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It is a problem that parents are faced with across the country today. Kids would rather spend their time locked indoors, with their fingers attached to their smart phones, glued to the TV, and ears tuned into their iPod than spend their time outdoors.Gone are the days when the streets were filled with kids playing Wiffle ball, kickball and basketball. By and large the only games kids know how to play are those which shine through on their 50″ LCD TVs. So when met with the question “Hey kids, wanna go for a run?”, it should come as no surprise when, at best, you get an enthusiastic eye roll for your troubles. As parents, we are responsible for the health and well-being of our children. We are also responsible for having a close and meaningful relationship with our children, which requires that we spend time with them on a daily basis.
With the chaos and distractions of the modern world, it is oftentimes difficult to make that quality time available to our children. Luckily, as parents who also run, we can turn one of our favorite activities (and often largest time consumer) into a way to keep our kids healthy and spend quality bonding time with them.
This begs the question, however, as to how we get them to unplug and actually get excited about running. Short of setting off an EMP to disable all electronics, how do we get them to step outside and actually move a little? Thankfully, it is likely not as hard as you might think. With a little creativity and a little hard work, you will hopefully soon have your kids begging you to go for a run…really!
Set an Example.
As with everything we teach our kids, we need to be an example to them on how to reach their full potential. If they see that you grudgingly go out for a run, or retreat due to any weather less than idyllic, they are not going to see the benefit of it. If you see it as a chore, so will they, and you will have already lost the fight.
Make it a Competition.
Everyone loves to be considered the best at something … or at least better than someone else. This is especially true when there are siblings involved. So why not make running a competition? Rather than make it a race each time (although that is okay once in a while), make it something that evens the play field…like most improvement or total distance covered. Keep a chart in a prominent location, so every time they pass by they are motivated to do more and go further.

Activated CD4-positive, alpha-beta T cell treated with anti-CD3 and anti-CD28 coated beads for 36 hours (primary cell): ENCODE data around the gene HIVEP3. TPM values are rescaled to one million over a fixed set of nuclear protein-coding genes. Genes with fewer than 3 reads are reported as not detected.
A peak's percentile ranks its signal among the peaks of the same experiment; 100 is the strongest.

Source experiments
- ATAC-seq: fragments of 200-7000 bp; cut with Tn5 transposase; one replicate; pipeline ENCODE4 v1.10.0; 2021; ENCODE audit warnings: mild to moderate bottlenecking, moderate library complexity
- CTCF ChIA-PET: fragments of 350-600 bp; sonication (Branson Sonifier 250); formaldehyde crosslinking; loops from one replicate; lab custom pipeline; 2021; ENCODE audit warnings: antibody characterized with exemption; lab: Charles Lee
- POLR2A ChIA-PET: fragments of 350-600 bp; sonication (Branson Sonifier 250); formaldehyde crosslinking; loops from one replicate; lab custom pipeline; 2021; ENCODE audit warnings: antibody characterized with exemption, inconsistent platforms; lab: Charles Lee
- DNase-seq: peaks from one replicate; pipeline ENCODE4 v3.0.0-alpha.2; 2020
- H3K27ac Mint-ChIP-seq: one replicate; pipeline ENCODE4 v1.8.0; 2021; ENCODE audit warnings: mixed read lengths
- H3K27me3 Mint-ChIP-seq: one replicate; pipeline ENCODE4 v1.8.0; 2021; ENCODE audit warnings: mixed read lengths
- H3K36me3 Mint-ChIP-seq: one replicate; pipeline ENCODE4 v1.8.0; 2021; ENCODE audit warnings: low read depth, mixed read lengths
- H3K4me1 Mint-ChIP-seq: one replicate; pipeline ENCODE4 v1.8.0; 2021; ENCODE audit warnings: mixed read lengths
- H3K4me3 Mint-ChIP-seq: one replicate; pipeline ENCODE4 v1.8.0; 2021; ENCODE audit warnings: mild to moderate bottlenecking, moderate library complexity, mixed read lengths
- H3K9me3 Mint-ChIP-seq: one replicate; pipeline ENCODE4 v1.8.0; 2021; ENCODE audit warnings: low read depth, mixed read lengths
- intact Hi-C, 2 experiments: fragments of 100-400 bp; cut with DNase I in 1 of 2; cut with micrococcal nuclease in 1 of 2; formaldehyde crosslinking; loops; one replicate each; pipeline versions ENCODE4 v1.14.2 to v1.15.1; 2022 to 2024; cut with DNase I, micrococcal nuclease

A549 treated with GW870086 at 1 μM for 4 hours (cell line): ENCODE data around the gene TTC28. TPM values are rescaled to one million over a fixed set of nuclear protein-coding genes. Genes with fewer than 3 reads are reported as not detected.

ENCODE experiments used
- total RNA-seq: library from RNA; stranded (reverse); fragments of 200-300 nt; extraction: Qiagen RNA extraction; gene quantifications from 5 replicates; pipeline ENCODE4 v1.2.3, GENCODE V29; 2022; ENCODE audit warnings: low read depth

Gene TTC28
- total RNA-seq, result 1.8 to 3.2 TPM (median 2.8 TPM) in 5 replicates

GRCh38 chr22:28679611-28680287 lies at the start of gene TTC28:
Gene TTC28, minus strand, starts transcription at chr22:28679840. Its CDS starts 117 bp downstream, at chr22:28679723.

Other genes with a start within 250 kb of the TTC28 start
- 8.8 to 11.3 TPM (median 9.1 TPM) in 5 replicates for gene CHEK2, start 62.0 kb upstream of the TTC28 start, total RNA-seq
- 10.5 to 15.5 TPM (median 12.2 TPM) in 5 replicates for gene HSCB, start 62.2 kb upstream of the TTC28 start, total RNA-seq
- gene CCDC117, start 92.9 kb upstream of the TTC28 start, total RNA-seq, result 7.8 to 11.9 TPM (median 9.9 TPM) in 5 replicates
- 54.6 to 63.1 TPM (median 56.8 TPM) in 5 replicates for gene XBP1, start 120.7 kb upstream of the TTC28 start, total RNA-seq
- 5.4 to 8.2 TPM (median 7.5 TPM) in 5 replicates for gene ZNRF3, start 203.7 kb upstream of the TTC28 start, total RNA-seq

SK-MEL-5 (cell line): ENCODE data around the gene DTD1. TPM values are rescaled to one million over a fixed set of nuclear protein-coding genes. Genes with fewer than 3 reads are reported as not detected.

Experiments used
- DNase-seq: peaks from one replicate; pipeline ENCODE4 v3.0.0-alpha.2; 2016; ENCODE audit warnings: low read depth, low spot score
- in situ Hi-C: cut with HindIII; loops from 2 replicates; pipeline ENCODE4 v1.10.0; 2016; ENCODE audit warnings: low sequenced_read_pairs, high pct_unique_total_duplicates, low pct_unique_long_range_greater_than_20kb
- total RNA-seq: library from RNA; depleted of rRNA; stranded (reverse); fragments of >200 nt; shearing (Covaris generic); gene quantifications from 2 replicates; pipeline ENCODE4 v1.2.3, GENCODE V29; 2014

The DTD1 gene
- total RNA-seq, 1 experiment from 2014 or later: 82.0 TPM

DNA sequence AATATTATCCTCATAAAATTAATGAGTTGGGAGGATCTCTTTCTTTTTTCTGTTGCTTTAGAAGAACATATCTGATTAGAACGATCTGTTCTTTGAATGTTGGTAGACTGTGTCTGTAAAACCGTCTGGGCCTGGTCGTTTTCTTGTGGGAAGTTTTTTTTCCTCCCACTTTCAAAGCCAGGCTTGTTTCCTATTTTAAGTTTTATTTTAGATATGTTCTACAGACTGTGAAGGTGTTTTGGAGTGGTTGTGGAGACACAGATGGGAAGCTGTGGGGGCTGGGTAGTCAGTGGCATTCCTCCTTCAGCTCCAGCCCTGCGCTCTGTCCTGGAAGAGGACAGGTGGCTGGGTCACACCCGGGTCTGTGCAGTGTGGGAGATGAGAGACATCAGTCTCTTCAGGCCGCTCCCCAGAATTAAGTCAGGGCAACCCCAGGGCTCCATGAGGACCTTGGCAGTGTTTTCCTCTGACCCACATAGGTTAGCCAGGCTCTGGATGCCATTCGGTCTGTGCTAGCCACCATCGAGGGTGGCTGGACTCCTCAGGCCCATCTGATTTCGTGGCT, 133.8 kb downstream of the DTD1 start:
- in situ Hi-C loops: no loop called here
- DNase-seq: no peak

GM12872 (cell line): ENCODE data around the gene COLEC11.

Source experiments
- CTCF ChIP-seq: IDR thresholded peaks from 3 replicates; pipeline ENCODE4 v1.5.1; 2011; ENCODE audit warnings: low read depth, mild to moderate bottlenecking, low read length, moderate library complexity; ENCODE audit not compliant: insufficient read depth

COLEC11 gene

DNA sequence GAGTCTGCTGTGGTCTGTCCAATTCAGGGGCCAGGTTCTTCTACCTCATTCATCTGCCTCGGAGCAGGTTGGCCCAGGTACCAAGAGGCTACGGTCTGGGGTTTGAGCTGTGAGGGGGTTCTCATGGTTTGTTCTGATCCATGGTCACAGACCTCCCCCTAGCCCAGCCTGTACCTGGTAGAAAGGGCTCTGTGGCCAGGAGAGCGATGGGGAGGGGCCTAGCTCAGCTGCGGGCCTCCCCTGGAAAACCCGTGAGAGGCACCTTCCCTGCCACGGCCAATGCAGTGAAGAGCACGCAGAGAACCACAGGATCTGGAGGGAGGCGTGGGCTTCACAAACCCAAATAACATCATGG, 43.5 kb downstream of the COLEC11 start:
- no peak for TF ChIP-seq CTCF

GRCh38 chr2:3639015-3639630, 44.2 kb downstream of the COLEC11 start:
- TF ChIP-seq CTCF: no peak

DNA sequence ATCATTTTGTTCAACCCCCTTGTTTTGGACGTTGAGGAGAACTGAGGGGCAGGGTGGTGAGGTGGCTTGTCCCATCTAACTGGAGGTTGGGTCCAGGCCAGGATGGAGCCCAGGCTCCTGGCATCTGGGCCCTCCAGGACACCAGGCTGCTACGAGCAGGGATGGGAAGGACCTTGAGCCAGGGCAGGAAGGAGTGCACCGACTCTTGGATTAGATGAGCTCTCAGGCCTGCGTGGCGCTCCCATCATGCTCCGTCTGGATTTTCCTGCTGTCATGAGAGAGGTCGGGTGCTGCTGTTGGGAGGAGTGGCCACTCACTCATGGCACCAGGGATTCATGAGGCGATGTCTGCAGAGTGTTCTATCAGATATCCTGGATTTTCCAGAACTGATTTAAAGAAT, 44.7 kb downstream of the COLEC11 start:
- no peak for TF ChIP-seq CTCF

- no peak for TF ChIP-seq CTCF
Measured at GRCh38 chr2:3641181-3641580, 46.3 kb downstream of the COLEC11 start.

Share the Rewards.
Competition for competition’s sake is great, but giving rewards can be even a greater motivator. Set weekly or monthly milestones for them to reach, and relate each milestone with a reward. Run a certain number of days in a week? Get this reward. Run a total number of hours in a month, get another reward. You could also do a points system, where they can “trade in” points for rewards. Rewards could be new running gear, a GPS watch, or perhaps even a weekend getaway with Mom or Dad.
Make it an Adventure.
Speaking of getaways, why not make running an adventure? Speaking from experience, I am much more excited about the prospect of trail running or running at the boardwalk then plodding down the same paved suburban streets each day. Head to your local park or nature area. Set up an obstacle course, race from station to station on the exercise trail, or even set up a running scavenger hunt. The more imagination involved the more fun it will be!
Make it a Family Affair.
This part is critical. Children are most likely to stay involved in an activity, and grow closer to their family as a whole, if that activity is a family affair. Mom, dad, brothers, sisters…even the dog…should get out there together to go for a run. You don’t have to make each run a family run, but at least once a week try to do so. Incorporate some of the above tips, and weekly family runs will definitely be a hit.
Let Them Use Their Tech.
If, despite your best efforts, they refuse to let go of their tech toys, let them use them. There are a slew of apps out there for running that track distance, time, calories, etc. Find one that is fun and easy to use for the whole family. Listening to music is okay too…just make sure they leave one ear bud out, not only for safety but to be more connected to what’s going on around them.
Are You Ready?
So are you up to the challenge? It won’t be easy, but I promise that the long-term benefits and rewards for your family far outweigh any hurdles you may initially need to overcome. So put down you phone, grab your kids (kicking and screaming if need be), lace up and go!